A recent study shows that the lives of women who are experiencing or have experienced intimate partner violence (IPV) can be marked by periods of homelessness.
The study was conducted under the direction of Catherine Flynn, a social work researcher at Université du Québec à Chicoutimi, and Marie-Marthe Cousineau, a criminology researcher at Université de Montréal. Their team collected the life stories of 46 women between the ages of 21 to 81 in eight regions of Québec.
Of the 46 participants, 25 experienced homelessness prior to a history of intimate partner violence. These women had an unstable intimate trajectory of short relationships interspersed with periods of homelessness.
The other 21 participants experienced a transition to homelessness as a result of a significant long-term intimate relationship. For seven of these women, homelessness was caused by spousal abuse. For six others, it was the result of numerous attempts to leave the abusive relationship. For the final subgroup of eight women, the transition to homelessness occurred after the final breakup, as a result of post-separation violence and deteriorating living conditions.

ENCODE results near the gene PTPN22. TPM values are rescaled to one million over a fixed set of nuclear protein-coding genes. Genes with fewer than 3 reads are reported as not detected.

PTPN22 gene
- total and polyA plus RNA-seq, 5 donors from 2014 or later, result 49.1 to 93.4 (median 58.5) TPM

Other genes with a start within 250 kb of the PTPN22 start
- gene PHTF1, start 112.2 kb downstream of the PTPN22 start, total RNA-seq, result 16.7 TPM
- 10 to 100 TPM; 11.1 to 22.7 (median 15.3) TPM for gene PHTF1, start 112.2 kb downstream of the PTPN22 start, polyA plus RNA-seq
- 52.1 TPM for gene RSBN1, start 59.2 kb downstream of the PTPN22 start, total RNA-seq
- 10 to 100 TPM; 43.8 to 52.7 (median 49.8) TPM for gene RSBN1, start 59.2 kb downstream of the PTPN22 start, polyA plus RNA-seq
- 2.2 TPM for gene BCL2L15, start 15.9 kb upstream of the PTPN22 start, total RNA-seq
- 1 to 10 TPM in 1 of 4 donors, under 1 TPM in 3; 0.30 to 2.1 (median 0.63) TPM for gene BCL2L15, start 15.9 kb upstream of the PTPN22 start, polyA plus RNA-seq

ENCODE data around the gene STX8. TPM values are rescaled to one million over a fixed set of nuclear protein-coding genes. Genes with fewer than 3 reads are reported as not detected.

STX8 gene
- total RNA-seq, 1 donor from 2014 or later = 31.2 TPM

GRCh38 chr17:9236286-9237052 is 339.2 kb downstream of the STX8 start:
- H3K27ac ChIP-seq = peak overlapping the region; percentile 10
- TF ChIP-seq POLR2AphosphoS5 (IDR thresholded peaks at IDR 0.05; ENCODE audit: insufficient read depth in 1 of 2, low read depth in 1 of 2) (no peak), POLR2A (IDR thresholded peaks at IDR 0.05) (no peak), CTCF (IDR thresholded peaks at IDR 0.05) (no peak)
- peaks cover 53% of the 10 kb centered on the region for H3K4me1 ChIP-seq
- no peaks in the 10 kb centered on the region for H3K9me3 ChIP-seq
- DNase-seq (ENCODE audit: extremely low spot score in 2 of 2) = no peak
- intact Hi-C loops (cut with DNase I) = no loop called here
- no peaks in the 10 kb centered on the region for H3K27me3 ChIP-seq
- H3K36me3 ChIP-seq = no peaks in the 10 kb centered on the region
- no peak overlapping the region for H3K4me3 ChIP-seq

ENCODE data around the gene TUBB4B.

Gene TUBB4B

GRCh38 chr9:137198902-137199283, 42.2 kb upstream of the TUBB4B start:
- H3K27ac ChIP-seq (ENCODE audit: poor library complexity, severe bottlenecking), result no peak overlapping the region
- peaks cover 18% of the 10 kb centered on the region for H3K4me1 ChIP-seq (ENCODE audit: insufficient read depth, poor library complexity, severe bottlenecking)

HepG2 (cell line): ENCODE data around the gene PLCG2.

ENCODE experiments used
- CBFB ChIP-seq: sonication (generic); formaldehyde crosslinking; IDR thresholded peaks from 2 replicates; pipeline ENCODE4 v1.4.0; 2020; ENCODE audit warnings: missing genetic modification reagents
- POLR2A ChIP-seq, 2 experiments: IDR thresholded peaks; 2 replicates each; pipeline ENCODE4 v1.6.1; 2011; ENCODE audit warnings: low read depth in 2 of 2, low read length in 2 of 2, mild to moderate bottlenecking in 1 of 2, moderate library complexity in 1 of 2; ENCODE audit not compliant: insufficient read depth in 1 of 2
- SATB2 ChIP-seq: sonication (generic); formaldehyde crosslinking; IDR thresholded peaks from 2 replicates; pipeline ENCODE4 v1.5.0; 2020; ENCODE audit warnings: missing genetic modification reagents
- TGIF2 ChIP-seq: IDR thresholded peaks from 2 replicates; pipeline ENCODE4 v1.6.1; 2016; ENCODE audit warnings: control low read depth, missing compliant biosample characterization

The researchers have shared and expanded on these results with almost 200 practitioners working in the fields of violence against women, feminist intervention and homelessness. They are now working on disseminating this new knowledge in the regions. This knowledge will contribute to improving support services for women victims of IPV and resources to help stabilize their living situations and prevent homelessness.
Webinaire : Programme de recherche sur la violence conjugale
Knowledge transfer activity held on June 16, 2021. Programme Actions concertées, Fonds de recherche société et culture/ministère de la Santé et des Services sociaux.